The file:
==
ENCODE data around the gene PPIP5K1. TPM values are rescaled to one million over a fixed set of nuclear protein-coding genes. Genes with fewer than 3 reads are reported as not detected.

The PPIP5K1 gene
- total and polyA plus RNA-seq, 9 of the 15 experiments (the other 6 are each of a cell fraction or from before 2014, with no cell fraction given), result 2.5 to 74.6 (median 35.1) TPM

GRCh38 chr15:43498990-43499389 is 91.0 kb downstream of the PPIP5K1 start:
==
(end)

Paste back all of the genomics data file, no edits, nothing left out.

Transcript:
ENCODE data around the gene PPIP5K1. TPM values are rescaled to one million over a fixed set of nuclear protein-coding genes. Genes with fewer than 3 reads are reported as not detected.

The PPIP5K1 gene
- total and polyA plus RNA-seq, 9 of the 15 experiments (the other 6 are each of a cell fraction or from before 2014, with no cell fraction given), result 2.5 to 74.6 (median 35.1) TPM

GRCh38 chr15:43498990-43499389 is 91.0 kb downstream of the PPIP5K1 start: